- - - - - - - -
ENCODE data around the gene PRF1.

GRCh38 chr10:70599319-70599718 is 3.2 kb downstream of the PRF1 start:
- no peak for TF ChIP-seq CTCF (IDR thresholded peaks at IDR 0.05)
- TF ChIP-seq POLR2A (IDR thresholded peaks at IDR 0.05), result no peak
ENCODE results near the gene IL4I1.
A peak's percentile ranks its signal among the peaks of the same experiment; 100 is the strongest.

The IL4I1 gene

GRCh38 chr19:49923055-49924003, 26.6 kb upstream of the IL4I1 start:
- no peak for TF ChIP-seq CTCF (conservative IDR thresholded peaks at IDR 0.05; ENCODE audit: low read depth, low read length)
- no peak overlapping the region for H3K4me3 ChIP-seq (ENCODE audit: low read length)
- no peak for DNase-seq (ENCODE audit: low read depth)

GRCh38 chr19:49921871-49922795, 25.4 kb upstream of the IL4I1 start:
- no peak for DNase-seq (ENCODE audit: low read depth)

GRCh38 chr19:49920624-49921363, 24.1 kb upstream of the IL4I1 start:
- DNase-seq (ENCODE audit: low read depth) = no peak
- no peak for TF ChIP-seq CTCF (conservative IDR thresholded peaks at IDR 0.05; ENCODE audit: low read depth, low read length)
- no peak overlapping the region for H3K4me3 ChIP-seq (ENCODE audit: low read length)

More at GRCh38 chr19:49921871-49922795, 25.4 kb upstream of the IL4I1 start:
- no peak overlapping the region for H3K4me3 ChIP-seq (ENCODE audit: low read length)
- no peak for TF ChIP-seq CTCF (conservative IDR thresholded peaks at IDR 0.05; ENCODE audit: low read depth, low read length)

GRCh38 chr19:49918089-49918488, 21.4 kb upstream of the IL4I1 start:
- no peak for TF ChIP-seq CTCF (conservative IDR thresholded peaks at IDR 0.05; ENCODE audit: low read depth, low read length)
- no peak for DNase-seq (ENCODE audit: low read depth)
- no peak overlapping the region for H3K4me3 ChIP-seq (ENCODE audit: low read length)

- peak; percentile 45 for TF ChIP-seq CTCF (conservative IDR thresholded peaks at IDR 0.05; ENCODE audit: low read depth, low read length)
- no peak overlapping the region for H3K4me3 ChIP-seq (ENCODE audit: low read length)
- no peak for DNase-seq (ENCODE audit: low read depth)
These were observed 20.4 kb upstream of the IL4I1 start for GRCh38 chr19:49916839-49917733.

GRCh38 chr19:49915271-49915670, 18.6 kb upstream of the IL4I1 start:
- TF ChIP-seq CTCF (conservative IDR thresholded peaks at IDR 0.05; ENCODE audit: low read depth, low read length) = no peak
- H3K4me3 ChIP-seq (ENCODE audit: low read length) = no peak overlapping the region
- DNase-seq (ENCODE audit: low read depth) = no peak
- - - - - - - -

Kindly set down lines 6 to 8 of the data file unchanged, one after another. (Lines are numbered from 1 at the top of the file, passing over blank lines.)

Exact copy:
A peak's percentile ranks its signal among the peaks of the same experiment; 100 is the strongest.

The IL4I1 gene

GRCh38 chr19:49923055-49924003, 26.6 kb upstream of the IL4I1 start: